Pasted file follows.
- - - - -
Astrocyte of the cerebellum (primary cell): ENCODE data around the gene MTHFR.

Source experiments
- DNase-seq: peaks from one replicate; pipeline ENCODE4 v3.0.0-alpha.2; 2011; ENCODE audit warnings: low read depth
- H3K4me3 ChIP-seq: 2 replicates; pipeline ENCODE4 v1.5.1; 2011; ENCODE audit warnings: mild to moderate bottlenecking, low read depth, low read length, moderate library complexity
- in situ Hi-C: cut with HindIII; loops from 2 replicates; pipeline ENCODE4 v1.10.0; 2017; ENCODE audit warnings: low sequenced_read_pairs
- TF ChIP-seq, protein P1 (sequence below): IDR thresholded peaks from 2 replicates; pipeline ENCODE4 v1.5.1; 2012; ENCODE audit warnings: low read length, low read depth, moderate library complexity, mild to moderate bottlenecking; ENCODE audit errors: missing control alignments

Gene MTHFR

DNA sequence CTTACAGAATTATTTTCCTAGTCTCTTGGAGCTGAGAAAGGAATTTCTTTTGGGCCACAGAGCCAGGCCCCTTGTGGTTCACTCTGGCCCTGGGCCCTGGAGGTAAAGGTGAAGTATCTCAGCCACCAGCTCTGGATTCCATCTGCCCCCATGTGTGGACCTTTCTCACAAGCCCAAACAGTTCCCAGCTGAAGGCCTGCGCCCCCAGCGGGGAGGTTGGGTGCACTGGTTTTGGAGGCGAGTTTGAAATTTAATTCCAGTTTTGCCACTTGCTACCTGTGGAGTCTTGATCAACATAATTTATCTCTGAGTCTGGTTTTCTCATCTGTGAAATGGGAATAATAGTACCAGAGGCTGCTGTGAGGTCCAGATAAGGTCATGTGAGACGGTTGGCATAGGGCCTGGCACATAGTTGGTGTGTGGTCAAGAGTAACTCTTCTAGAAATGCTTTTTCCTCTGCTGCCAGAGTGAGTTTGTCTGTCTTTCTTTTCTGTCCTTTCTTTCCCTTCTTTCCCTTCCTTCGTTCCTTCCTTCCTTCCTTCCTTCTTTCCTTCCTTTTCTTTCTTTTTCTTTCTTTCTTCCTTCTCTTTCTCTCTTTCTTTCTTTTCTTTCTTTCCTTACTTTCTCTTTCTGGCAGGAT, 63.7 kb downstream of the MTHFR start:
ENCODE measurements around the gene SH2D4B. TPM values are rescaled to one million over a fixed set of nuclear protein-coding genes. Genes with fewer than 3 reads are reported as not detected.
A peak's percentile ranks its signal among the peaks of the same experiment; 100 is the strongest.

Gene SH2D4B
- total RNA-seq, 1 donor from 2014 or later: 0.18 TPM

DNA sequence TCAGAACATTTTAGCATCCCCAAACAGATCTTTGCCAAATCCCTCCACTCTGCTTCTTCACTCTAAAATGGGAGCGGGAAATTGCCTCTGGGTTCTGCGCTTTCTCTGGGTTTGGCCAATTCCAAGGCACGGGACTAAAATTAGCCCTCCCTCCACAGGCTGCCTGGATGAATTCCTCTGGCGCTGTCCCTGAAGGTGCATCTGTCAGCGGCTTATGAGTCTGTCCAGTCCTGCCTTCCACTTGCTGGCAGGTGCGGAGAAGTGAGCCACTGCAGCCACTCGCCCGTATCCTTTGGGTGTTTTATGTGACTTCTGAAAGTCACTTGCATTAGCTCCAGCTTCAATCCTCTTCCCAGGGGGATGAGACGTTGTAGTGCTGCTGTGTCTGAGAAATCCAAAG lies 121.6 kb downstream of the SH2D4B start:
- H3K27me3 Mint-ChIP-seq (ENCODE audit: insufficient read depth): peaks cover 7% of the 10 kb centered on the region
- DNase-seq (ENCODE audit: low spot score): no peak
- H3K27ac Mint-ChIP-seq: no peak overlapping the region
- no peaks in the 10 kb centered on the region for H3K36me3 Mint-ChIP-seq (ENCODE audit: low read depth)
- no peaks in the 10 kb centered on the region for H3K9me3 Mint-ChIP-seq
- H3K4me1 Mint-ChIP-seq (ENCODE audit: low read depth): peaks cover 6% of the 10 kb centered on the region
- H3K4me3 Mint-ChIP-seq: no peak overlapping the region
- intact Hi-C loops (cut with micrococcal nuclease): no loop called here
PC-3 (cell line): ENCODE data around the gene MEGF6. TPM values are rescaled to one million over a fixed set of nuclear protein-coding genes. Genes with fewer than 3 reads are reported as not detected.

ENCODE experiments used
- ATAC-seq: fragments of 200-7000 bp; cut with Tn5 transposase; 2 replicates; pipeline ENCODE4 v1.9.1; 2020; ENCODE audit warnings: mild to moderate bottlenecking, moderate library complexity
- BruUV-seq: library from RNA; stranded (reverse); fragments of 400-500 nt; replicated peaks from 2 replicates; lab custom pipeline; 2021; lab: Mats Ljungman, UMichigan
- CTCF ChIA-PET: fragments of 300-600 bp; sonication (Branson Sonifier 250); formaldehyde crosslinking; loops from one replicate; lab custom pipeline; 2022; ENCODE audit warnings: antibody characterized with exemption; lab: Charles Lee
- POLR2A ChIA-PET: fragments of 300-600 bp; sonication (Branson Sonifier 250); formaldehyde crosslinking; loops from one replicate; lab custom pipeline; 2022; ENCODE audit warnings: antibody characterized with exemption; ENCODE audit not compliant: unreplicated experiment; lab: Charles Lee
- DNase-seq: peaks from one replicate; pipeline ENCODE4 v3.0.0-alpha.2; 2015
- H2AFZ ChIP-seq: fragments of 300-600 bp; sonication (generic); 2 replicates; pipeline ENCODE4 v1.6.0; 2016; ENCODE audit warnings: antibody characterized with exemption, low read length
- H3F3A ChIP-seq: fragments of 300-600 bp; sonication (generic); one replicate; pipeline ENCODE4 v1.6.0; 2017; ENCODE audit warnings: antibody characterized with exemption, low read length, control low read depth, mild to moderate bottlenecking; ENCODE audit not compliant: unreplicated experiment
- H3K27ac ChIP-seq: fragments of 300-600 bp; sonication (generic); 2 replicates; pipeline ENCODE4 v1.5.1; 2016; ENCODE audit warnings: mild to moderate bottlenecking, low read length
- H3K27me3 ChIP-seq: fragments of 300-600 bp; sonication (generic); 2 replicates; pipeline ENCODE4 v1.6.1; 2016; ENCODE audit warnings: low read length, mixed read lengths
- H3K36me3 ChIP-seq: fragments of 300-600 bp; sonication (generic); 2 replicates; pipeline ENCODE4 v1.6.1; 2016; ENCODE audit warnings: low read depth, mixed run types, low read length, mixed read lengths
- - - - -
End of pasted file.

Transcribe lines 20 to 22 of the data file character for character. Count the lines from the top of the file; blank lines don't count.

- H3K4me3 Mint-ChIP-seq: no peak overlapping the region
- intact Hi-C loops (cut with micrococcal nuclease): no loop called here
PC-3 (cell line): ENCODE data around the gene MEGF6. TPM values are rescaled to one million over a fixed set of nuclear protein-coding genes. Genes with fewer than 3 reads are reported as not detected.